-

The Observer is a Student-run, daily print & online newspaper serving Notre Dame & Saint Mary's. Learn more about us.

-

archive

OIT warns campus of e-mail phishing scams

Davis Rhorer, Jr. | Tuesday, October 30, 2007

Scam artists who practice phishing, or attempting to gain personal information by sending e-mails under the guise of legitimate corporations, are increasingly targeting e-mail users across the country, an Office of Information Technology spokesperson said.

OIT warned University users through an e-mail Thursday to be wary of phishing scams.

No data is available to OIT about scams directed at campus accounts, said Michael Chapple, an information security profesional for OIT, but general trends in phishing have been increasing recently worldwide.

“[Phishing] is not something specific to Notre Dame e-mail accounts,” he said. “[It] is a general trend on the internet.”

He emphasized Notre Dame was vulnerable only in that it, like other organizations, has an extensive e-mail network.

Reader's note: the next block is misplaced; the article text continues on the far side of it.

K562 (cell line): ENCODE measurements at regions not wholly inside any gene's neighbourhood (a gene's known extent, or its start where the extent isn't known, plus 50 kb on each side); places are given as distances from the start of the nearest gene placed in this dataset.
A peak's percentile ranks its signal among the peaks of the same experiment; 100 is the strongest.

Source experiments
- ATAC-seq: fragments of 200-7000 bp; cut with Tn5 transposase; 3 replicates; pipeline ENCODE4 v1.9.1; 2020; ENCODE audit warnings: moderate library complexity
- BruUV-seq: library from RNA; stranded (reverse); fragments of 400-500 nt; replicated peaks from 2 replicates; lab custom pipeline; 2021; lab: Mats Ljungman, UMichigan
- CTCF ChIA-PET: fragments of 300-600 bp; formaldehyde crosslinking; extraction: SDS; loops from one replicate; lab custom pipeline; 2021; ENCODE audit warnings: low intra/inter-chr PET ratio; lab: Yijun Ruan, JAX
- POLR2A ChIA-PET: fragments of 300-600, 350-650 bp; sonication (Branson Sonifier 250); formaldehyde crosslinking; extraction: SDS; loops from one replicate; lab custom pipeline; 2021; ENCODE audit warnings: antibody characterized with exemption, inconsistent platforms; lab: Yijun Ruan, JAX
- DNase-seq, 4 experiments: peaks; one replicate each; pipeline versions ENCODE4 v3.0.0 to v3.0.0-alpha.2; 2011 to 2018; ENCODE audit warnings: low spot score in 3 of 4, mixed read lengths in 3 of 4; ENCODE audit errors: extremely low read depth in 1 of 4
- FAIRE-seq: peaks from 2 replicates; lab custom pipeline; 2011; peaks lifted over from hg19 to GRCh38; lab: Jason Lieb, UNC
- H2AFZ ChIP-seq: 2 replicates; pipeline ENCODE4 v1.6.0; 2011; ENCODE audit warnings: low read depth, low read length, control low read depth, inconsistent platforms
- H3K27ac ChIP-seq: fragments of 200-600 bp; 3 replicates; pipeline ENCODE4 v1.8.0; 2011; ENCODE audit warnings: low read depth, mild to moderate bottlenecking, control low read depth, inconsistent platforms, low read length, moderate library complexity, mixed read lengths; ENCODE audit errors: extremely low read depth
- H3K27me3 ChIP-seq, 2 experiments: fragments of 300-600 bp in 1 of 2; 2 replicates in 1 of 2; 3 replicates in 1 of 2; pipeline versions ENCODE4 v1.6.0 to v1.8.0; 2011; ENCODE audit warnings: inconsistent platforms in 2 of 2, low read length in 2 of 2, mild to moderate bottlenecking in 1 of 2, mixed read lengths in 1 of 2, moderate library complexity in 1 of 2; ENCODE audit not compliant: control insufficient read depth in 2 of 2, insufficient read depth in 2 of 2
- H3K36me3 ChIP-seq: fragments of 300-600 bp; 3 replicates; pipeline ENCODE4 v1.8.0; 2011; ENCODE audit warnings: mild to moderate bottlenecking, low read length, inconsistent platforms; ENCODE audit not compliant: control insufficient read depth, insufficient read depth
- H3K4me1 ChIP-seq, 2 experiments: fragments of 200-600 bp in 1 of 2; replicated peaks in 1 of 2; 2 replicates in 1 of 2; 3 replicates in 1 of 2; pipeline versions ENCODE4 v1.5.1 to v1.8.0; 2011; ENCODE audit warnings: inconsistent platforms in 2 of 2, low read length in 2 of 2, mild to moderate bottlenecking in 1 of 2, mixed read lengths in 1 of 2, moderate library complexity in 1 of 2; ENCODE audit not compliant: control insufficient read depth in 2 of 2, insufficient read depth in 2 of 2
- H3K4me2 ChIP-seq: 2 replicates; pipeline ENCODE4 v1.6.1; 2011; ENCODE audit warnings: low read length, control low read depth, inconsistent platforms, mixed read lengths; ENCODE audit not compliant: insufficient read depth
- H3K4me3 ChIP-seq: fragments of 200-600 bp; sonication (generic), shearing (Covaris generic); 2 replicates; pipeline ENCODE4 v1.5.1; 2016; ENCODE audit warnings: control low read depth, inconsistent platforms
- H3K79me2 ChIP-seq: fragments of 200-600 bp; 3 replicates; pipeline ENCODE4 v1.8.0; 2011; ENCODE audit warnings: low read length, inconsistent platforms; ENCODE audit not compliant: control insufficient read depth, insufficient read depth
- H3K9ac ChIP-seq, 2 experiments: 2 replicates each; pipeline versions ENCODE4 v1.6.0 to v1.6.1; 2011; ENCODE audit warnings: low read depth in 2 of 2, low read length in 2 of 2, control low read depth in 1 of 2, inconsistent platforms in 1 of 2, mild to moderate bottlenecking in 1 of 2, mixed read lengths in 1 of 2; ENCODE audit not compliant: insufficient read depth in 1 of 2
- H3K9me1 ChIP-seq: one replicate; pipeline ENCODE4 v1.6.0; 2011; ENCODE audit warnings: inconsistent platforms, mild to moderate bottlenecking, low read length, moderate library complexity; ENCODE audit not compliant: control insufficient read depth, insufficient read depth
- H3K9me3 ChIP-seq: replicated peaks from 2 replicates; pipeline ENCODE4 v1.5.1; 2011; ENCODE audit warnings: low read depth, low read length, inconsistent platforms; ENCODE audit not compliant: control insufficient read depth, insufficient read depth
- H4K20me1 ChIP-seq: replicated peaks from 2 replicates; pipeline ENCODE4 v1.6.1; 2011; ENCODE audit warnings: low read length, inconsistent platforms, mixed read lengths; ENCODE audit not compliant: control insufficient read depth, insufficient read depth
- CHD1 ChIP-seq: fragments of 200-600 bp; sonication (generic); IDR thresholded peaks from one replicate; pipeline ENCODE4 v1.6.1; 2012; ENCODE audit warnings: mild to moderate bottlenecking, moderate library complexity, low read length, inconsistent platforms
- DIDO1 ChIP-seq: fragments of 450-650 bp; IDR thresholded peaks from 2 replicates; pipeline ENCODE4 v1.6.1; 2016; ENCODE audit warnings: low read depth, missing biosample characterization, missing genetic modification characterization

Phishing is becoming a more precise and dangerous practice, Chapple said

“We’re seeing these attacks become more targeted,” he said.

Old styles of phishing relied on sending out mass numbers of e-mails disguised as a legitimate company to a large but random group of people, Chapple said. This was done in hopes of encountering a small percentage of the group associated with the company that would respond to the e-mails by sending the requested personal information.

Newer approaches involve targeting a more specific group, such as those people with accounts all ending in “nd.edu,” Chapple said. A common disguise that phishers use for Notre Dame students has been that of the Notre Dame Federal Credit Union, he said.

While OIT spam filters direct suspect e-mails to the quarantine mailbox set aside for each individual account, Chapple listed several other signs of a potential scam. An e-mail from any business that asks for personal information about accounts including a social security number, an online password or a credit card number is most likely fraudulent, he said.

“That’s just not the way a legitimate organization does business,” Chapple said.

He stated that links sent in e-mails are potentially dangerous.

“E-mail in and of itself is not encrypted and not secure,” Chapple said. “If you send an e-mail across the internet, anyone along the way can read it, similar to a postcard in the mail.”

Tips for identifying potentially dangerous e-mails are found at secure.nd.edu